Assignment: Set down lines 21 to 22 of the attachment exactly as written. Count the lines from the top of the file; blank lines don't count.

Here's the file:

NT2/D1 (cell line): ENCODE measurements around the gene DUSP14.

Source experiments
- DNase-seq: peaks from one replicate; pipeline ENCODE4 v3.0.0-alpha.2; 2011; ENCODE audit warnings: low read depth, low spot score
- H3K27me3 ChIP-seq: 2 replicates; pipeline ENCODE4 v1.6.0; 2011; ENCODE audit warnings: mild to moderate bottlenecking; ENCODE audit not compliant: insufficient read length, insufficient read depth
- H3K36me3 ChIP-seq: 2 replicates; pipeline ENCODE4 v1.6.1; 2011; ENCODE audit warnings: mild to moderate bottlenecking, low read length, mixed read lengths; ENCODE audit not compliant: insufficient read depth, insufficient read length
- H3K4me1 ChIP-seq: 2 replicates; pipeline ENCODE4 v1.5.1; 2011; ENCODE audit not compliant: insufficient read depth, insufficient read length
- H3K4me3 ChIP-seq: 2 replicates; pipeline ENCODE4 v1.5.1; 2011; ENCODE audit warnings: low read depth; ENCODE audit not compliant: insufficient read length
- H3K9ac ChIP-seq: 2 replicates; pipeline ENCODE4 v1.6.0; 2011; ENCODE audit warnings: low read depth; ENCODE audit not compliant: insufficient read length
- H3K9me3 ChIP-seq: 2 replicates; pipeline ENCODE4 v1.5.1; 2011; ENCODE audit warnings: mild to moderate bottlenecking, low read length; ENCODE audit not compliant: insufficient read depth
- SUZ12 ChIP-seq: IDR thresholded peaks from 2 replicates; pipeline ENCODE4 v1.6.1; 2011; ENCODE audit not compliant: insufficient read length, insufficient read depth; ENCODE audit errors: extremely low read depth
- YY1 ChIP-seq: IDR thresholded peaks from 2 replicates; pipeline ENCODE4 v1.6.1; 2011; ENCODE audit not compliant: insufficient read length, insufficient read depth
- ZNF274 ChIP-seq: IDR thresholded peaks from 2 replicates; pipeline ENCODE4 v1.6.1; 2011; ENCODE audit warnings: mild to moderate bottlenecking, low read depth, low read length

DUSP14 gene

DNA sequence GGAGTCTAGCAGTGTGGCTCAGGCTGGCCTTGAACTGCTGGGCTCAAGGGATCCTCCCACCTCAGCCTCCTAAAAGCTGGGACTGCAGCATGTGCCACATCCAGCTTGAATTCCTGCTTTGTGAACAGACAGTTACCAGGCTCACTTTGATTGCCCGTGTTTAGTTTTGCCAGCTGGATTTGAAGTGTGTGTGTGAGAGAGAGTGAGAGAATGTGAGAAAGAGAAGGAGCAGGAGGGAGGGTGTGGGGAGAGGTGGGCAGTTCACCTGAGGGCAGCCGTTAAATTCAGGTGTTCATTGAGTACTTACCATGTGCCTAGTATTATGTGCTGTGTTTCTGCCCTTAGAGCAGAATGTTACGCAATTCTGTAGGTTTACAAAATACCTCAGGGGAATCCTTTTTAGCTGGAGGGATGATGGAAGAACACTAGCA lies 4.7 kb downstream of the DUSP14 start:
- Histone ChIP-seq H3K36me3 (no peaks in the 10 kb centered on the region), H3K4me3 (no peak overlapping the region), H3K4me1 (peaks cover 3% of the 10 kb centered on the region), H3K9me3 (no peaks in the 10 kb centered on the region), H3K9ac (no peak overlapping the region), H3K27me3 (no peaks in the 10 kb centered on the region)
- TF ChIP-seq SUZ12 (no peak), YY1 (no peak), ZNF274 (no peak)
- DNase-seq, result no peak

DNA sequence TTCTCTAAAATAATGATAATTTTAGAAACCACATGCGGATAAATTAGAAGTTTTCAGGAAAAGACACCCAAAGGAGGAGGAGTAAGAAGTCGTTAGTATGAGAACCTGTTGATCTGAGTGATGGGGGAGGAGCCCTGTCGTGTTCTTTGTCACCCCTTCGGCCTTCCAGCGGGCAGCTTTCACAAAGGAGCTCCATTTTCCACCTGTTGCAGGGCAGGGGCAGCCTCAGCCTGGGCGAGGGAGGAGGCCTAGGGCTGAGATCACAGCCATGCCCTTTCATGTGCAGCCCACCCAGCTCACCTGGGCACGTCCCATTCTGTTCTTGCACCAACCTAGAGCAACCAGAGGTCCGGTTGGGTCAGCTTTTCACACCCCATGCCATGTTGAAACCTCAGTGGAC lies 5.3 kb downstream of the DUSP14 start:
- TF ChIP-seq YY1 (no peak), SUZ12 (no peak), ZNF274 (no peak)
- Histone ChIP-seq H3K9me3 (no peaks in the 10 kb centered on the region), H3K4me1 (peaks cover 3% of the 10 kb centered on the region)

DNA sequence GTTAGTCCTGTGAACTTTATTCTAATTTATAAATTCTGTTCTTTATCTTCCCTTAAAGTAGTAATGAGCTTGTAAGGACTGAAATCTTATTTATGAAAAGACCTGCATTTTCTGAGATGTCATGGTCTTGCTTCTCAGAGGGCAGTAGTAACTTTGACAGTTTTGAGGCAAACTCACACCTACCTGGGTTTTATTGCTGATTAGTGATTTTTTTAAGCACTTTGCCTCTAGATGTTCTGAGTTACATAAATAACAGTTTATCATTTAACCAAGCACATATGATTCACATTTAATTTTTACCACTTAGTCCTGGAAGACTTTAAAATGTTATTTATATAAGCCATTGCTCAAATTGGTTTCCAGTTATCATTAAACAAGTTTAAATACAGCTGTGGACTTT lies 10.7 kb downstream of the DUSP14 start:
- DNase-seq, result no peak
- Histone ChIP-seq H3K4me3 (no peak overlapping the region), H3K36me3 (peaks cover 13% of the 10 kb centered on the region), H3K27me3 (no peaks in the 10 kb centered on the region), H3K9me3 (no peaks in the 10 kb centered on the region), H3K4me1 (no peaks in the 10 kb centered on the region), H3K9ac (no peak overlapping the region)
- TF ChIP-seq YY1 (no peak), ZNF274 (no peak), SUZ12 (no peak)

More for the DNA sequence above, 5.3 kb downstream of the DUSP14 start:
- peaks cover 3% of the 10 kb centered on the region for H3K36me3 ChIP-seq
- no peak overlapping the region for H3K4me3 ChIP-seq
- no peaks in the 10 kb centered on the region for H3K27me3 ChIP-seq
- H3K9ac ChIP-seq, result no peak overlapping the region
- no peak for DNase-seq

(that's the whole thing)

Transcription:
DNA sequence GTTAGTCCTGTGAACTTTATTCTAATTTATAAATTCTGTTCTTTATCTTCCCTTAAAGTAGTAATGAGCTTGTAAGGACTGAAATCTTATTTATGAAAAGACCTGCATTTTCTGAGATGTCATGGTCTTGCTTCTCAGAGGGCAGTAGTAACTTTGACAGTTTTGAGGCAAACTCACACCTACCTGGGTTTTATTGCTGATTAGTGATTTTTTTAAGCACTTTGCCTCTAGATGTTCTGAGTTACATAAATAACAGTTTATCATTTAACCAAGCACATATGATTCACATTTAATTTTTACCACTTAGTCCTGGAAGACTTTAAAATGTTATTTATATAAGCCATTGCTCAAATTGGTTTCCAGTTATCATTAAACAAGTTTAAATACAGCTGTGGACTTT lies 10.7 kb downstream of the DUSP14 start:
- DNase-seq, result no peak